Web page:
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How do we live in and with empire? The contributors to Ethnographies of U.S. Empire pursue this question by examining empire as an unequally shared present. Here empire stands as an entrenched, if often invisible, part of everyday life central to making and remaking a world in which it is too often presented as an aberration rather than as a structuring condition. This volume presents scholarship from across U.S. imperial formations: settler colonialism, overseas territories, communities impacted by U.S. military action or political intervention, Cold War alliances and fissures, and, most recently, new forms of U.S. empire after 9/11. From the Mohawk Nation, Korea, and the Philippines to Iraq and the hills of New Jersey, the contributors show how a methodological and theoretical commitment to ethnography sharpens all of our understandings of the novel and timeworn ways people live, thrive, and resist in the imperial present. Contributors: Kevin K. Birth, Joe Bryan, John F. Collins, Jean Dennison, Erin Fitz-Henry, Adriana María Garriga-López, Olívia Maria Gomes da Cunha, Matthew Gutmann, Ju Hui Judy Han, J. Kēhaulani Kauanui, Eleana Kim, Heonik Kwon, Soo Ah Kwon, Darryl Li, Catherine Lutz, Sunaina Maira, Carole McGranahan, Sean T. Mitchell, Jan M. Padios, Melissa Rosario, Audra Simpson, Ann Laura Stoler, Fa’anofo Lisaclaire Uperesa, David Vine

Muslim Trader Nomad Spy

Author : Sulmaan Wasif Khan
ISBN : 9781469621111
Genre : History
File Size : 28. 53 MB
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In 1959, the Dalai Lama fled Lhasa, leaving the People's Republic of China with a crisis on its Tibetan frontier. Sulmaan Wasif Khan tells the story of the PRC's response to that crisis and, in doing so, brings to life an extraordinary cast of characters: Chinese diplomats appalled by sky burials, Guomindang spies working with Tibetans in Nepal, traders carrying salt across the Himalayas, and Tibetan Muslims rioting in Lhasa. What Chinese policymakers confronted in Tibet, Khan argues, was not a "third world" but a "fourth world" problem: Beijing was dealing with peoples whose ways were defined by statelessness. As it sought to tighten control over the restive borderlands, Mao's China moved from a lighter hand to a harder, heavier imperial structure. That change triggered long-lasting shifts in Chinese foreign policy. Moving from capital cities to far-flung mountain villages, from top diplomats to nomads crossing disputed boundaries in search of pasture, this book shows Cold War China as it has never been seen before and reveals the deep influence of the Tibetan crisis on the political fabric of present-day China.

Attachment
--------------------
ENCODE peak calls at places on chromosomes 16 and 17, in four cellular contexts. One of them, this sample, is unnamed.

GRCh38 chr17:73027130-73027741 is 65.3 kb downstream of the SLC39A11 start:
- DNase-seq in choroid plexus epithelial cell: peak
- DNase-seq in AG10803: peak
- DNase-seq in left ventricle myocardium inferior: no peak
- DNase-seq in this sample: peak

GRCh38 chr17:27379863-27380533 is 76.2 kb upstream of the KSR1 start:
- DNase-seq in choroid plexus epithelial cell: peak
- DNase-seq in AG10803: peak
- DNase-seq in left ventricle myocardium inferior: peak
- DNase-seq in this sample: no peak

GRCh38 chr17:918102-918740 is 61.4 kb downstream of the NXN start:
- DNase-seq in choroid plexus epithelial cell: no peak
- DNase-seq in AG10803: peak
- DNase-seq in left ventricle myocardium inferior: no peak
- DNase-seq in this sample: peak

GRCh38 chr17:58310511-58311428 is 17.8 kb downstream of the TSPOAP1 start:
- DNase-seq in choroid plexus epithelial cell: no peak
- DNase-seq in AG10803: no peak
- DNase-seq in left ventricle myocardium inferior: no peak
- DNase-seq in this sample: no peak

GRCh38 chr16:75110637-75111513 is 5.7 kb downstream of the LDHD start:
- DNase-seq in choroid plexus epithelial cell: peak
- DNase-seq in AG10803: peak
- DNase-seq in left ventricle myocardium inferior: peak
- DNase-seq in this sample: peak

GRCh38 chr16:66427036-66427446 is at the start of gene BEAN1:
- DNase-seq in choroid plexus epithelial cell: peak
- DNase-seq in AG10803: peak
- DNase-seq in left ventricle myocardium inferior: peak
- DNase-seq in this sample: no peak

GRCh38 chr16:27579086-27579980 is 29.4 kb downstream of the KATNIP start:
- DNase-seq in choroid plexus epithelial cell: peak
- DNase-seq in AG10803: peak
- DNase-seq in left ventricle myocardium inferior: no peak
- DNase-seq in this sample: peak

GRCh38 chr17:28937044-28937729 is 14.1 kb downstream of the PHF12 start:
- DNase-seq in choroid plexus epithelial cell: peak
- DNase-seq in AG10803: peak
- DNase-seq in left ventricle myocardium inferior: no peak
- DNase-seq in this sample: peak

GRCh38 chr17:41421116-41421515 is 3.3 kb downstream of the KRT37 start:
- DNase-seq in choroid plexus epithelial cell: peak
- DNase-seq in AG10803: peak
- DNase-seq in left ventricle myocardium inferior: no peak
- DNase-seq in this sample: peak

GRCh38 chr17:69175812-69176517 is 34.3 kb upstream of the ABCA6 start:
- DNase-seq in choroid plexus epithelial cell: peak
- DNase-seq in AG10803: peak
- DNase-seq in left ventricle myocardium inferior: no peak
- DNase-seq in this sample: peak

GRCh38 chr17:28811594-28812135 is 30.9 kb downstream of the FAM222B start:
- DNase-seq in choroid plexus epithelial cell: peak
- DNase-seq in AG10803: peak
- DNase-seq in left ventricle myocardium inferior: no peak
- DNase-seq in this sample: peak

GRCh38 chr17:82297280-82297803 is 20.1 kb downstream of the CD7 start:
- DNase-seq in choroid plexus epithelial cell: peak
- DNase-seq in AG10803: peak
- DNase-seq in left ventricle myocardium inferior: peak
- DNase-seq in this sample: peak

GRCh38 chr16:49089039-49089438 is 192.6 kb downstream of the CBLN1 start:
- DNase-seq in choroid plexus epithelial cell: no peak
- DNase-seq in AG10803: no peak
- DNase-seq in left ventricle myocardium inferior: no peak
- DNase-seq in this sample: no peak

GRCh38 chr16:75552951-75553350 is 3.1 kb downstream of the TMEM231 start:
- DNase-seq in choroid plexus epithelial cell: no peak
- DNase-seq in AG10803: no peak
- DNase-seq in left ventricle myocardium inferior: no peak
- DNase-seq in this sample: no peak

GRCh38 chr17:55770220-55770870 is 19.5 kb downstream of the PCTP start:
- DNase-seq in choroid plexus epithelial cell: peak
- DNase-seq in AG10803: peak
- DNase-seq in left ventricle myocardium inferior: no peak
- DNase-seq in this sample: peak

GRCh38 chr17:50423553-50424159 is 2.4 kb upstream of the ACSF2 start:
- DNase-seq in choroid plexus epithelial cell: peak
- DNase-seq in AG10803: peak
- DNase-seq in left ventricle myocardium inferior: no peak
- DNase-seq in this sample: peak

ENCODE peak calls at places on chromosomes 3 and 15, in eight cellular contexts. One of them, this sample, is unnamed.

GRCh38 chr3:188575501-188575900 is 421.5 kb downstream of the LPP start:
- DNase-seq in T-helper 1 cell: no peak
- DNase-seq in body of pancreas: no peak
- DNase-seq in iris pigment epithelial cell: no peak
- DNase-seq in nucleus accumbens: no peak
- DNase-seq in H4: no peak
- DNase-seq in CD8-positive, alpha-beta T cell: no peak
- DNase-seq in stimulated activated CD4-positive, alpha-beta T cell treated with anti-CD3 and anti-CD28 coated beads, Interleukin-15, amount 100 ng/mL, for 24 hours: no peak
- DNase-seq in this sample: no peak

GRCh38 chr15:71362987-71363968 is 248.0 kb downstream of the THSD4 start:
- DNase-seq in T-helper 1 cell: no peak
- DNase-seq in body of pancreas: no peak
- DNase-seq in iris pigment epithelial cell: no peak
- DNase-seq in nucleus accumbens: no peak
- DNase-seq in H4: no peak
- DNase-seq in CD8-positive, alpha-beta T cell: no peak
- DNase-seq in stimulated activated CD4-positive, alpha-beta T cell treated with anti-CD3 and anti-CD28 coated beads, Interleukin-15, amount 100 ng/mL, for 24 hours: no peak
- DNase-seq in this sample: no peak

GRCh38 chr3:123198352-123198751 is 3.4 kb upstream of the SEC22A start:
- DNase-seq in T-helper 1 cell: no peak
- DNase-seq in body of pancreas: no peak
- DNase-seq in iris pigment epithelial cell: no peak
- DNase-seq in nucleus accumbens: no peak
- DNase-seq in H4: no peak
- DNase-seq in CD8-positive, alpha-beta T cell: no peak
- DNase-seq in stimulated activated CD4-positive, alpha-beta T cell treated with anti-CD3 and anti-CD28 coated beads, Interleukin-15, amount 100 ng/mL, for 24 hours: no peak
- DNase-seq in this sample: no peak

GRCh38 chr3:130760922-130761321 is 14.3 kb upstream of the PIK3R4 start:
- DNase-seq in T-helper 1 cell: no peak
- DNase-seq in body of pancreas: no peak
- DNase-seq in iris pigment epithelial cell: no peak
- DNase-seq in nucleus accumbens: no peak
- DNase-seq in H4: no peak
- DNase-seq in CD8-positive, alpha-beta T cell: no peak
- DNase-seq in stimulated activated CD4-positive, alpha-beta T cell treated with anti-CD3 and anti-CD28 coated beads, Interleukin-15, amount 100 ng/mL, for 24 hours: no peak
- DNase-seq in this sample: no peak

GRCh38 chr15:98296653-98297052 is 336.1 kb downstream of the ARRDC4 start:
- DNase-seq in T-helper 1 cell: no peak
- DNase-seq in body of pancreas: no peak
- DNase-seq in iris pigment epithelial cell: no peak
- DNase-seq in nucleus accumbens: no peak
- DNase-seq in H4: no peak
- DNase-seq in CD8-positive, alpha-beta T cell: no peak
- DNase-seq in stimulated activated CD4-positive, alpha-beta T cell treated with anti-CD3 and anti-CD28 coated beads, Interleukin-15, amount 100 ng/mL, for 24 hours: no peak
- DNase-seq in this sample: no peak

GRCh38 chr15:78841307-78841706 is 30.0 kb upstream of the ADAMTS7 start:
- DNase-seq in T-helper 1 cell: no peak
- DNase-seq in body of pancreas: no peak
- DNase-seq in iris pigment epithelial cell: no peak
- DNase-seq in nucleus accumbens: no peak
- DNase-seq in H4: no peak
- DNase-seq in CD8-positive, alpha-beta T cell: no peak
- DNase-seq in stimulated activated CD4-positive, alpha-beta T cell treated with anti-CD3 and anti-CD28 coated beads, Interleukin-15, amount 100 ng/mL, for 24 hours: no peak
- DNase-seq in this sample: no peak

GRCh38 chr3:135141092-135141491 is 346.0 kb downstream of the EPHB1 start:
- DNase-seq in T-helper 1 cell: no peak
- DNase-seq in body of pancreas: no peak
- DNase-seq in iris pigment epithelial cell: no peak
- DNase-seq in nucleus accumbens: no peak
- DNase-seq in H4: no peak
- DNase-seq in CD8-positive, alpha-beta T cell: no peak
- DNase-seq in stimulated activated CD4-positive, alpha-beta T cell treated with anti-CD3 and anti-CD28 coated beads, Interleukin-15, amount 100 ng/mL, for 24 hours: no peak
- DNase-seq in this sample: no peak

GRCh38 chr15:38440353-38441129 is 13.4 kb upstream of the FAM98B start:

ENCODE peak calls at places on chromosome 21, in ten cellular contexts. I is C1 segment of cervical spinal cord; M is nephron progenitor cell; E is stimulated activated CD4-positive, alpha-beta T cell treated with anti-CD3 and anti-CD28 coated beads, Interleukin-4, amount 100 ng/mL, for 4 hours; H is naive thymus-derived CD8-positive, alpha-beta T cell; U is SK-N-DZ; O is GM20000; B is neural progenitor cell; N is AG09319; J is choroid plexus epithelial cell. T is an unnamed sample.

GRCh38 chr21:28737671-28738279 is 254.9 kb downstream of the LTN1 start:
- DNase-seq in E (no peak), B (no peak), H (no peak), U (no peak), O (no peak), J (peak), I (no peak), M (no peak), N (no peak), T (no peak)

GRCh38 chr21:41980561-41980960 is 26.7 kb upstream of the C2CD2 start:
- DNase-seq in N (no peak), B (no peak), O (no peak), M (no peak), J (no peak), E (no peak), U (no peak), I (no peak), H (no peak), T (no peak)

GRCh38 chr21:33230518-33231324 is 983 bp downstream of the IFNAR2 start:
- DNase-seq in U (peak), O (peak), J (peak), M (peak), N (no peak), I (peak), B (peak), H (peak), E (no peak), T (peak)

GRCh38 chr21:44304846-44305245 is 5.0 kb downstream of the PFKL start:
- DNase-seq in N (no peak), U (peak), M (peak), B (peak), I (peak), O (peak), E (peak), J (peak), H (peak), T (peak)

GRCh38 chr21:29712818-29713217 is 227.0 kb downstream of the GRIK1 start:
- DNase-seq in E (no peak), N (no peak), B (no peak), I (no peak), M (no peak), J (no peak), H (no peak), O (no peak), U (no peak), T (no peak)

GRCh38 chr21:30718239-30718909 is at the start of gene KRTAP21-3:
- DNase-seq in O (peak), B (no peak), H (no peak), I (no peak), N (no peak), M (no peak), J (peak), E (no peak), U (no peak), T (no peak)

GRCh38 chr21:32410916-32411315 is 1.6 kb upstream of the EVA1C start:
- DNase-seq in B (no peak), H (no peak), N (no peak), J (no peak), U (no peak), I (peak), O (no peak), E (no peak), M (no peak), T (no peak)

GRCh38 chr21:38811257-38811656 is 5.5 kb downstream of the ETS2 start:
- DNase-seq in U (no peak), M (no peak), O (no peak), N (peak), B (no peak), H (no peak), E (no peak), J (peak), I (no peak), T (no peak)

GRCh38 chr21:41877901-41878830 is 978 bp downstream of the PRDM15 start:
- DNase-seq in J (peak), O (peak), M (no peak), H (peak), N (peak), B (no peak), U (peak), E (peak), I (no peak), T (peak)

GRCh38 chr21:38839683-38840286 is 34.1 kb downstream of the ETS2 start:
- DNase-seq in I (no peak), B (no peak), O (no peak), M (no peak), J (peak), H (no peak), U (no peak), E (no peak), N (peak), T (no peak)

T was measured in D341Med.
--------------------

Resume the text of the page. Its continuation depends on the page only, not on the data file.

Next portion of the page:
Counterinsurgency Democracy And The Politics Of Identity In India

Author : Mona Bhan
ISBN : 9781134509836
Genre : Social Science
File Size : 66. 87 MB
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The rhetoric of armed social welfare has become prominent in military and counterinsurgency circuits with profound consequences for the meanings of democracy, citizenship, and humanitarianism in conflict zones. By focusing on the border district of Kargil, the site of India and Pakistan’s fourth war in 1999, this book analyses how humanitarian policies of healing and heart warfare infused the logic of democracy and militarism in the post-war period. Compassion became a strategy to contain political dissension, regulate citizenship, and normalize the extensive militarization of Kargil’s social and political order. The book uses the power of ethnography to foreground people’s complex subjectivities and the violence of compassion, healing, and sacrifice in India’s disputed frontier state. Based on extensive research in several sites across the region, from border villages in Kargil to military bases and state offices in Ladakh and Kashmir, this engaging book presents new material on military-civil relations, the securitization of democracy and development, and the extensive militarization of everyday life and politics. It is of interest to scholars working in diverse fields including political anthropology, development, and Asian Studies.